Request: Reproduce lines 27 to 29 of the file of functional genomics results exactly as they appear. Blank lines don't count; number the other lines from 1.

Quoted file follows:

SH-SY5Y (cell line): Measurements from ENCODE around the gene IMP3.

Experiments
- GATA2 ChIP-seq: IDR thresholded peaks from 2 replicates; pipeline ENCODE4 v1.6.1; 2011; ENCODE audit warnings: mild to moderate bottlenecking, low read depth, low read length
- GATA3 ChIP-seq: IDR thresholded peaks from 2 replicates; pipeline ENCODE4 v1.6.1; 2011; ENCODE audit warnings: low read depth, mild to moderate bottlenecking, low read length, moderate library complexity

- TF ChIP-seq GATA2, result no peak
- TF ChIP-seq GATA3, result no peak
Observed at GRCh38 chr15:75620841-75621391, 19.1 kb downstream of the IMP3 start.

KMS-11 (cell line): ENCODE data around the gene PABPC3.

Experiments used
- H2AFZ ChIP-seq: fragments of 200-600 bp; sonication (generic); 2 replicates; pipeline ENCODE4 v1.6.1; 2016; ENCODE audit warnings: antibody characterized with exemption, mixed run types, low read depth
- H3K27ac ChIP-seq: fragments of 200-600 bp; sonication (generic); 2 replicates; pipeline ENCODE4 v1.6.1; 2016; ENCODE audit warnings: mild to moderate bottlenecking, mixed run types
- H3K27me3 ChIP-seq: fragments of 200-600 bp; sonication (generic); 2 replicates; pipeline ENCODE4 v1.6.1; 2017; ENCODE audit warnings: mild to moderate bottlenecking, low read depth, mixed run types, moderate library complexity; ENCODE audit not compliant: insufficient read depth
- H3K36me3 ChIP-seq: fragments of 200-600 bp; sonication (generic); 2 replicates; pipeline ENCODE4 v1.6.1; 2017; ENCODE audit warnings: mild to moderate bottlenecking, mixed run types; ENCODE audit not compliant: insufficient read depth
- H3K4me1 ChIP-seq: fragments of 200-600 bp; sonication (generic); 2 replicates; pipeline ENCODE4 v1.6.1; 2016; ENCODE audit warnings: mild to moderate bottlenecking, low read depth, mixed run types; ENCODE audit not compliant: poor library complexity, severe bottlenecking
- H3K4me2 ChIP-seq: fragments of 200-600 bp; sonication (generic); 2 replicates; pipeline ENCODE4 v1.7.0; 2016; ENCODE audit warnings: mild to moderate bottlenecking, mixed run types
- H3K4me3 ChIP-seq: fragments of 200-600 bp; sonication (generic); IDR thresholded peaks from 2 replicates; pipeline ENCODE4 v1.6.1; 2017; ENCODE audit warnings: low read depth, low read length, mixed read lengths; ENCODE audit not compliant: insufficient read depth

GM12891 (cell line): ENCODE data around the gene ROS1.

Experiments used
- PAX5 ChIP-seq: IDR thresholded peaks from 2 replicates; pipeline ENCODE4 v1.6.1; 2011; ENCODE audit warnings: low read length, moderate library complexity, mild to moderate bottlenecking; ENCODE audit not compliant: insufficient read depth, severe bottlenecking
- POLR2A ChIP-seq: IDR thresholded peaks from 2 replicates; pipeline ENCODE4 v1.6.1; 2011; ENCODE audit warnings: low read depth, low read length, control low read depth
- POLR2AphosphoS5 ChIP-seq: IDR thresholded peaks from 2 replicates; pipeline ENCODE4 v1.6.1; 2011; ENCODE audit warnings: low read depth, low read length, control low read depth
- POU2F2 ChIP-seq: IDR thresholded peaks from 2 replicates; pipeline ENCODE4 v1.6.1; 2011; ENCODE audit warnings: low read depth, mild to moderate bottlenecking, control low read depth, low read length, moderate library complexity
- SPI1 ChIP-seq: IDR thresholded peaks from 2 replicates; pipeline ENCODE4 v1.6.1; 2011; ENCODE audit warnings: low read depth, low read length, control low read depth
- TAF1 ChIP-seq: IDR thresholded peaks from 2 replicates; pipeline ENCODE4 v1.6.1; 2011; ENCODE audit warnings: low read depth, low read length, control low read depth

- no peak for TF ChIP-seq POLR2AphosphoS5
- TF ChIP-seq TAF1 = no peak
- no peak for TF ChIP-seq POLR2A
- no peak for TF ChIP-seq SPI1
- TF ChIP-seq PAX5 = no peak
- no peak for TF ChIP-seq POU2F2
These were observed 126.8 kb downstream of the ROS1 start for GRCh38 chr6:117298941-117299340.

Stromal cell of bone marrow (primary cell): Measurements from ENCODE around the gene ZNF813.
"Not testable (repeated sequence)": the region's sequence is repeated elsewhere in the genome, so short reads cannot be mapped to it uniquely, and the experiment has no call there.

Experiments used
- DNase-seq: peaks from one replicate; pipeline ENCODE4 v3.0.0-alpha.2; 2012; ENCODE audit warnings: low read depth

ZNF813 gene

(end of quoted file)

- no peak for TF ChIP-seq POLR2A
- no peak for TF ChIP-seq SPI1
- TF ChIP-seq PAX5 = no peak